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The value of a midwife

02 August 2018
2 min read
Volume 26 · Issue 8


International organisations are recognising the many ways in which midwives can provide solutions to urgent problems of maternal mortality and morbidity. Claire Axcell explains

Recently, I read news of carbetocin, a heat-resistant oxytocic that could mostly be used in developing countries where refrigeration facilities are beset with issues (Matthews-King, 2018). Problems can include inconstant power supply, a lack of money to afford the fridge or a lack of facilities where drugs and medical supplies can effectively be stored. Additionally, the absence of skilled birth attendants who can administer effective care in the event of a postpartum haemorrhage can hamper maternal mortality and morbidity. This is only one of the issues that affect women's survival in pregnancy and childbirth.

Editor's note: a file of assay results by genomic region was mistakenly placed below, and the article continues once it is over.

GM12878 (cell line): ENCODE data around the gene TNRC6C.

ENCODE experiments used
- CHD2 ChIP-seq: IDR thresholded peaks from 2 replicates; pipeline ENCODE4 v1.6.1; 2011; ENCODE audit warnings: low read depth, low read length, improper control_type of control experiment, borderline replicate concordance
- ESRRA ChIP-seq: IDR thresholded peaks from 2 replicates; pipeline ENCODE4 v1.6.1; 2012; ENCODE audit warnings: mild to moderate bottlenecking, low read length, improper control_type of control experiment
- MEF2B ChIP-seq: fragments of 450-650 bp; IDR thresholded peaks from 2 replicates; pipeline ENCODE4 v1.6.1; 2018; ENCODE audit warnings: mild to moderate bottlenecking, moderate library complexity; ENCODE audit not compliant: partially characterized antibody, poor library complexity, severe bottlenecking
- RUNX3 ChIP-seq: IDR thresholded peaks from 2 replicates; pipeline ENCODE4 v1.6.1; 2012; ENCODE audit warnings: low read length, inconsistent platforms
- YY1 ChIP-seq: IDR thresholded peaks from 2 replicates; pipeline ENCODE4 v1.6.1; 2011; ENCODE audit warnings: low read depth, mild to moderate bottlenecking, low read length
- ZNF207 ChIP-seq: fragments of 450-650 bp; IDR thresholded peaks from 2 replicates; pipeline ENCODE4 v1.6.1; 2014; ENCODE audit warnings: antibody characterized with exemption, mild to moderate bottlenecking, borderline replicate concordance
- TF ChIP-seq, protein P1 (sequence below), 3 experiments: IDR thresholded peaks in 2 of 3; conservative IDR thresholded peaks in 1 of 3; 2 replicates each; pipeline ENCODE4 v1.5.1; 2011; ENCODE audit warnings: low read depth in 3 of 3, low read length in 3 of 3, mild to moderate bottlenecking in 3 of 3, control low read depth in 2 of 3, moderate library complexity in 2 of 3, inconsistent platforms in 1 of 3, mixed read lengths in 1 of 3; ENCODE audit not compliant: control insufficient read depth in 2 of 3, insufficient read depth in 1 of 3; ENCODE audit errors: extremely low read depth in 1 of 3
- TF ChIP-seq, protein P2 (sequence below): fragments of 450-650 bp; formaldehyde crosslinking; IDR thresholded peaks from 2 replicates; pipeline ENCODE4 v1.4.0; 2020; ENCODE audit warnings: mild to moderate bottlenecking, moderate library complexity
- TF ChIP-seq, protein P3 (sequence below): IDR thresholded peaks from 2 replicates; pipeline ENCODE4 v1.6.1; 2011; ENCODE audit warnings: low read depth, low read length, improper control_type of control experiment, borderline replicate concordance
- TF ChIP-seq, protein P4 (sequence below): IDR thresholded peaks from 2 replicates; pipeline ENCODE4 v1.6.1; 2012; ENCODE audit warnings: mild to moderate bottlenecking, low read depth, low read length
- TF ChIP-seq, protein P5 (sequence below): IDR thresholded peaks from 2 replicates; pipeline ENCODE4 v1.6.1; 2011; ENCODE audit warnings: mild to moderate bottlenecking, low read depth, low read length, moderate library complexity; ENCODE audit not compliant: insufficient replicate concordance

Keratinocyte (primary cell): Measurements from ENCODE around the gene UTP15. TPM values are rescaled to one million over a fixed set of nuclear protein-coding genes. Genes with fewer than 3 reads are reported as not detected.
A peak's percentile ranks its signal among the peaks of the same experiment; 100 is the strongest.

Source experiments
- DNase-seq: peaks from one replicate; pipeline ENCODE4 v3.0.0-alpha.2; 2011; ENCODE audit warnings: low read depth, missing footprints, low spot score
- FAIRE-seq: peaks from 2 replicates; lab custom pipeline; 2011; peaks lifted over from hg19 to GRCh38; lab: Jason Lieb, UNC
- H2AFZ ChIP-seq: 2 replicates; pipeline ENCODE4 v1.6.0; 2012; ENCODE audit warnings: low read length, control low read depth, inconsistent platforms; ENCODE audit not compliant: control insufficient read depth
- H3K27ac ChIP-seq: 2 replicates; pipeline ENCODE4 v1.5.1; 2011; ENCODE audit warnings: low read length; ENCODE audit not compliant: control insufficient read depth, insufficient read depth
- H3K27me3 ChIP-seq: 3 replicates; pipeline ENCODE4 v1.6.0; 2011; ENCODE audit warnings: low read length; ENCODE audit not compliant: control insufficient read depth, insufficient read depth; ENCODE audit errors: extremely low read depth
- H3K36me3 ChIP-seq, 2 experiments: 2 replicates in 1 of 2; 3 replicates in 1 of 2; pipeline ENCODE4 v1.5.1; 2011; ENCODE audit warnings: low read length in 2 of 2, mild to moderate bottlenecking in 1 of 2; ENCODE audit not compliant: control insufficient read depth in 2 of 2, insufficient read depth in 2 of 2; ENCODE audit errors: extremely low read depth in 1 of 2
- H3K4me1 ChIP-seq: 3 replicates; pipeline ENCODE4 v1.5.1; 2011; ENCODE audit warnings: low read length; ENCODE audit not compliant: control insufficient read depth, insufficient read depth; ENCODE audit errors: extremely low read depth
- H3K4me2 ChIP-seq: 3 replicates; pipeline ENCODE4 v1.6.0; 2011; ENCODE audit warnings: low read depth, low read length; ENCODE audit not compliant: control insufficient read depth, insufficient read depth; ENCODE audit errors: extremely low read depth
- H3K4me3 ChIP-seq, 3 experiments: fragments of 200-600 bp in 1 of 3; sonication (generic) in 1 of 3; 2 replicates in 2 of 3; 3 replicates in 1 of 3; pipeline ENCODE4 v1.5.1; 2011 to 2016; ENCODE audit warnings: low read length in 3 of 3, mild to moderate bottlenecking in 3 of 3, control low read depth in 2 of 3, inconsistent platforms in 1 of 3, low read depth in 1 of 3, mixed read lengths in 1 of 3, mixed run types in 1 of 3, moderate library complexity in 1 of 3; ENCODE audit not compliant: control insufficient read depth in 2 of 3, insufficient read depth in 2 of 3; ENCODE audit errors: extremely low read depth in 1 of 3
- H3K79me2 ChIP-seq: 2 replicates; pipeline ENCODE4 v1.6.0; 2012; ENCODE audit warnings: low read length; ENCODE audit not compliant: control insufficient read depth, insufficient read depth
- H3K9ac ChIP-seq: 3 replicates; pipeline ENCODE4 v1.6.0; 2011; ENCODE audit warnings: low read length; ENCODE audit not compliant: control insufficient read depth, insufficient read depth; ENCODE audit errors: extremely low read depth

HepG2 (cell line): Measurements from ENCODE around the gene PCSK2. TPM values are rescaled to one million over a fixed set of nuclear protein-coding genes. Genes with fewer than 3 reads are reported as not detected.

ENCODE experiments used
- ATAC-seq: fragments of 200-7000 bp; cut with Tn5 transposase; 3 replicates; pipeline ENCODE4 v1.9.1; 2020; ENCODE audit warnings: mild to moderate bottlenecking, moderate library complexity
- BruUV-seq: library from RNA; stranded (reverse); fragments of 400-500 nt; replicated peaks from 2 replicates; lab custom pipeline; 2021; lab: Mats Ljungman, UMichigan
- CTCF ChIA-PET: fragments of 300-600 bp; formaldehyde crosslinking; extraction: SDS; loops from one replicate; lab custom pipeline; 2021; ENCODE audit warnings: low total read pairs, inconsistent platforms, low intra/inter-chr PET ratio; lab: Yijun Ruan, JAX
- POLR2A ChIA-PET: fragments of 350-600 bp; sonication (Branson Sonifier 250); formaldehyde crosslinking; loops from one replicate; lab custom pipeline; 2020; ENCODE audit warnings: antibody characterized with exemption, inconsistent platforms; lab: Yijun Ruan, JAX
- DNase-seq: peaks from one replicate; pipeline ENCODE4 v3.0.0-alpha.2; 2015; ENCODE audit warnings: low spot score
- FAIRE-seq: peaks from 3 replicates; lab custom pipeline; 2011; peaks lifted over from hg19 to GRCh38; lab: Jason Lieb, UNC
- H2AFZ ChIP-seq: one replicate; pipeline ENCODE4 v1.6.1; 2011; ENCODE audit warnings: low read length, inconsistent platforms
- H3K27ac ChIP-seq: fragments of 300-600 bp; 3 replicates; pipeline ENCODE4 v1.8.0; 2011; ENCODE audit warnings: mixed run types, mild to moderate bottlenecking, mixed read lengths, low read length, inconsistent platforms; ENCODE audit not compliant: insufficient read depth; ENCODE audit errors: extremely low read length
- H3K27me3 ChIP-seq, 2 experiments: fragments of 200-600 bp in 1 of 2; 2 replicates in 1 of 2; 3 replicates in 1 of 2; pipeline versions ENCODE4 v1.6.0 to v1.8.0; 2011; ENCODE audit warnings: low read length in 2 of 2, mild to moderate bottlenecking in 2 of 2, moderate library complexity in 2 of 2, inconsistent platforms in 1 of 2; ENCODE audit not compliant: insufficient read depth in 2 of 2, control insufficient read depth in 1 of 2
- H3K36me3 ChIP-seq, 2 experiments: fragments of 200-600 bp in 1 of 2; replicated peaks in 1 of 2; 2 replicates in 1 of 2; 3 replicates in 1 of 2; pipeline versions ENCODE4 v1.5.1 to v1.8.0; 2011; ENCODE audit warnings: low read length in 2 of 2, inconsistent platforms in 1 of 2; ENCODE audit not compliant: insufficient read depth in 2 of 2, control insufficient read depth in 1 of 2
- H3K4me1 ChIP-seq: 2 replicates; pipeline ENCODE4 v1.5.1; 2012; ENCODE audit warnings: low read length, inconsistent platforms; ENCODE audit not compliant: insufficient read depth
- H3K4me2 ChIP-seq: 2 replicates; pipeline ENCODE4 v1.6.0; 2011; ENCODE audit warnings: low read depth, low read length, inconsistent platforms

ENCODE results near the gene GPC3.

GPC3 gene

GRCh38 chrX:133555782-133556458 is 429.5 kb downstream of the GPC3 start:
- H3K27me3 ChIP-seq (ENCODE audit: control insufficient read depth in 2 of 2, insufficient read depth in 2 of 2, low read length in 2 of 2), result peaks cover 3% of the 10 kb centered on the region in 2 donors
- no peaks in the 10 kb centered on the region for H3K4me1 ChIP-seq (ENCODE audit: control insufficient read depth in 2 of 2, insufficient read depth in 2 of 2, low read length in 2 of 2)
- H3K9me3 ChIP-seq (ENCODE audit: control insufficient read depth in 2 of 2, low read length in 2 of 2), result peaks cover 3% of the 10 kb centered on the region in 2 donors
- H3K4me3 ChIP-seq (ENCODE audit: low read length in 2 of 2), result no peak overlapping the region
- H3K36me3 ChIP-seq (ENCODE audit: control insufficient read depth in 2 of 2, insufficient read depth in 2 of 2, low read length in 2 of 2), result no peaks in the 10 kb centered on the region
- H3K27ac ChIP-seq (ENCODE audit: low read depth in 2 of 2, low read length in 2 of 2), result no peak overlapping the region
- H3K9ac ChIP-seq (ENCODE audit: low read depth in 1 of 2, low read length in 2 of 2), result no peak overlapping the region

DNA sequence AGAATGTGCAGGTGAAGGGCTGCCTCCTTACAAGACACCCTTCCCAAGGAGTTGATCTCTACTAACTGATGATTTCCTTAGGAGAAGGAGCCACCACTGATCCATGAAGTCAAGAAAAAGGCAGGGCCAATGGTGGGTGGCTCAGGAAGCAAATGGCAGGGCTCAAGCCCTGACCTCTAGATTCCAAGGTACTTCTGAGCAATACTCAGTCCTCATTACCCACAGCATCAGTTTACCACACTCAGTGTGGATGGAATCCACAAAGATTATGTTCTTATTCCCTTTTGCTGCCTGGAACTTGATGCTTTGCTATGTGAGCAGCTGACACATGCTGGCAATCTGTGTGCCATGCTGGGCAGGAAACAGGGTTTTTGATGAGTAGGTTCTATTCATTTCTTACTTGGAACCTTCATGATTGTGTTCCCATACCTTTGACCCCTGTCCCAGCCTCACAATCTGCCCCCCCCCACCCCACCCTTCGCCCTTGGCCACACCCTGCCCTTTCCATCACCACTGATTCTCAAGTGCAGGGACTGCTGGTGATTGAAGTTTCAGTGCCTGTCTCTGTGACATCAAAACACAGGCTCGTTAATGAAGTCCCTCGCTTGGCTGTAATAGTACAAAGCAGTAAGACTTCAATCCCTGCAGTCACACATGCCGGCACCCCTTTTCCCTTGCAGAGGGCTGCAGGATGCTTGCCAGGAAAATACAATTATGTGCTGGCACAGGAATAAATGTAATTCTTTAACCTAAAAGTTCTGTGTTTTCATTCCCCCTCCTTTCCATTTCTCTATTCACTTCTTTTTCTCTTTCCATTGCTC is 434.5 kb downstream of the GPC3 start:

Maternal mortality continues to be a serious issue worldwide, and access to healthcare is not a universal right. More than 340 000 women and 3 million infants around the world die each year from preventable causes. The majority of these deaths could be prevented with enough properly trained and adequately resourced midwives. It is remarkable how much the effect of a trained midwife can have upon infant mortality: for every £1 invested in a midwife, £16 is saved in public health costs. Where there is a midwife, infant and maternal mortality fall (International Confederation of Midwives, 2018).

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